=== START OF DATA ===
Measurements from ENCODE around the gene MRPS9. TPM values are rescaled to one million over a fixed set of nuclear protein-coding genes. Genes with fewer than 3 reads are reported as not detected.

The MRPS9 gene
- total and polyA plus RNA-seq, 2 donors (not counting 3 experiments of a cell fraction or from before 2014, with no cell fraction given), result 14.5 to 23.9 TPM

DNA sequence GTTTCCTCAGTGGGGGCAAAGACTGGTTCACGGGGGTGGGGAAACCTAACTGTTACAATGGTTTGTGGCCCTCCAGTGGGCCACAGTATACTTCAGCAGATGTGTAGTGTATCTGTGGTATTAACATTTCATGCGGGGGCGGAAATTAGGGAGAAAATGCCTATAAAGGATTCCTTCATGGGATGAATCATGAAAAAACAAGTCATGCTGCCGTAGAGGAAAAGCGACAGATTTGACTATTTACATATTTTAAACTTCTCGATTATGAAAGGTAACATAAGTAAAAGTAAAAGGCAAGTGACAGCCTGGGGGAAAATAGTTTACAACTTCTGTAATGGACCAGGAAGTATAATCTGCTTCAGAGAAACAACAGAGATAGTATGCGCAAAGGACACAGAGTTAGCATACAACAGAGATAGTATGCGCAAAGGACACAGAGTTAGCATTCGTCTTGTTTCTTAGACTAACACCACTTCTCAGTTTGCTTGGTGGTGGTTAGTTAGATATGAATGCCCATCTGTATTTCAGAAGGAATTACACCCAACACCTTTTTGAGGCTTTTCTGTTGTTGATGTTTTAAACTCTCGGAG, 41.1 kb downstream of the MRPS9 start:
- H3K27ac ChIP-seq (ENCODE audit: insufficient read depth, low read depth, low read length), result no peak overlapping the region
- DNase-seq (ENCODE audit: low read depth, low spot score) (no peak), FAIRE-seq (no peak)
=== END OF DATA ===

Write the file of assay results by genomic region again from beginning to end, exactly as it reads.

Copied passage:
Measurements from ENCODE around the gene MRPS9. TPM values are rescaled to one million over a fixed set of nuclear protein-coding genes. Genes with fewer than 3 reads are reported as not detected.

The MRPS9 gene
- total and polyA plus RNA-seq, 2 donors (not counting 3 experiments of a cell fraction or from before 2014, with no cell fraction given), result 14.5 to 23.9 TPM

DNA sequence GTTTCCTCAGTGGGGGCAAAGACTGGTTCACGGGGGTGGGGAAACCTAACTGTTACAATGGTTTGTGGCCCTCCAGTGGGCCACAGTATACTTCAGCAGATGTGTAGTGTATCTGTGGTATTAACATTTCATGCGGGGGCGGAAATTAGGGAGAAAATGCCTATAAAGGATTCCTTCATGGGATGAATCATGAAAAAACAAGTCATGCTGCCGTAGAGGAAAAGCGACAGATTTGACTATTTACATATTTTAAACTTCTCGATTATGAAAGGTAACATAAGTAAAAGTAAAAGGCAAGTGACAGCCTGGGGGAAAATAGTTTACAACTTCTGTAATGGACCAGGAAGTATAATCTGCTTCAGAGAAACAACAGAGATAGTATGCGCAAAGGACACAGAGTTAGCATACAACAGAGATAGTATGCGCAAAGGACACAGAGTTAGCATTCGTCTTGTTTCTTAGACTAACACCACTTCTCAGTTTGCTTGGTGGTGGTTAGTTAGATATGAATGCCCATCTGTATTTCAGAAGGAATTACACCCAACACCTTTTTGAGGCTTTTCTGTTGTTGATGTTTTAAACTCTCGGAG, 41.1 kb downstream of the MRPS9 start:
- H3K27ac ChIP-seq (ENCODE audit: insufficient read depth, low read depth, low read length), result no peak overlapping the region
- DNase-seq (ENCODE audit: low read depth, low spot score) (no peak), FAIRE-seq (no peak)